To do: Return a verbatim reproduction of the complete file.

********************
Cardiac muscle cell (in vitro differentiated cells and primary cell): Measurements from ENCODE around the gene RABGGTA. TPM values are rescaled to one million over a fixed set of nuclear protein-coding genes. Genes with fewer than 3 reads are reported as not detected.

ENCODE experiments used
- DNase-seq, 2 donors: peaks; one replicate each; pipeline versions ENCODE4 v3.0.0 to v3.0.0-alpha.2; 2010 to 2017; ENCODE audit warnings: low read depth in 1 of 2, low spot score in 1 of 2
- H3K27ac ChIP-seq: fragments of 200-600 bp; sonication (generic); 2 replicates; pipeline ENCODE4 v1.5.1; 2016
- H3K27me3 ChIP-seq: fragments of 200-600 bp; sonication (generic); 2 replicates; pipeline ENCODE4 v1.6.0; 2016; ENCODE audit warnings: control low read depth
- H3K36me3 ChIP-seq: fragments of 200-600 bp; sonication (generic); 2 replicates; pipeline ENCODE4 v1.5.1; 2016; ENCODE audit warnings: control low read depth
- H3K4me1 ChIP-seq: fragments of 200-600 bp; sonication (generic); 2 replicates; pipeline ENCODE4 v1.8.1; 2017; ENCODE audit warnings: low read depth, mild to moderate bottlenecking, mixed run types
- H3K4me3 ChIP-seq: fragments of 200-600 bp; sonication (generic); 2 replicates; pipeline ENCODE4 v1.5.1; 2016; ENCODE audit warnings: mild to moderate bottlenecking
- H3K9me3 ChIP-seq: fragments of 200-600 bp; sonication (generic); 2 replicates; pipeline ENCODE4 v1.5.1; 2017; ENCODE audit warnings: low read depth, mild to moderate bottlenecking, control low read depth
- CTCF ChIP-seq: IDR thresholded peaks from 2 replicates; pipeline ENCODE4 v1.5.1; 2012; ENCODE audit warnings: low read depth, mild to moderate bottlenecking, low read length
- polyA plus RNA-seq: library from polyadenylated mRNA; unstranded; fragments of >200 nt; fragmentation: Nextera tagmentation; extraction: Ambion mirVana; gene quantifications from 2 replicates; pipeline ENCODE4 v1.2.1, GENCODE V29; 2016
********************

Cardiac muscle cell (in vitro differentiated cells and primary cell): Measurements from ENCODE around the gene RABGGTA. TPM values are rescaled to one million over a fixed set of nuclear protein-coding genes. Genes with fewer than 3 reads are reported as not detected.

ENCODE experiments used
- DNase-seq, 2 donors: peaks; one replicate each; pipeline versions ENCODE4 v3.0.0 to v3.0.0-alpha.2; 2010 to 2017; ENCODE audit warnings: low read depth in 1 of 2, low spot score in 1 of 2
- H3K27ac ChIP-seq: fragments of 200-600 bp; sonication (generic); 2 replicates; pipeline ENCODE4 v1.5.1; 2016
- H3K27me3 ChIP-seq: fragments of 200-600 bp; sonication (generic); 2 replicates; pipeline ENCODE4 v1.6.0; 2016; ENCODE audit warnings: control low read depth
- H3K36me3 ChIP-seq: fragments of 200-600 bp; sonication (generic); 2 replicates; pipeline ENCODE4 v1.5.1; 2016; ENCODE audit warnings: control low read depth
- H3K4me1 ChIP-seq: fragments of 200-600 bp; sonication (generic); 2 replicates; pipeline ENCODE4 v1.8.1; 2017; ENCODE audit warnings: low read depth, mild to moderate bottlenecking, mixed run types
- H3K4me3 ChIP-seq: fragments of 200-600 bp; sonication (generic); 2 replicates; pipeline ENCODE4 v1.5.1; 2016; ENCODE audit warnings: mild to moderate bottlenecking
- H3K9me3 ChIP-seq: fragments of 200-600 bp; sonication (generic); 2 replicates; pipeline ENCODE4 v1.5.1; 2017; ENCODE audit warnings: low read depth, mild to moderate bottlenecking, control low read depth
- CTCF ChIP-seq: IDR thresholded peaks from 2 replicates; pipeline ENCODE4 v1.5.1; 2012; ENCODE audit warnings: low read depth, mild to moderate bottlenecking, low read length
- polyA plus RNA-seq: library from polyadenylated mRNA; unstranded; fragments of >200 nt; fragmentation: Nextera tagmentation; extraction: Ambion mirVana; gene quantifications from 2 replicates; pipeline ENCODE4 v1.2.1, GENCODE V29; 2016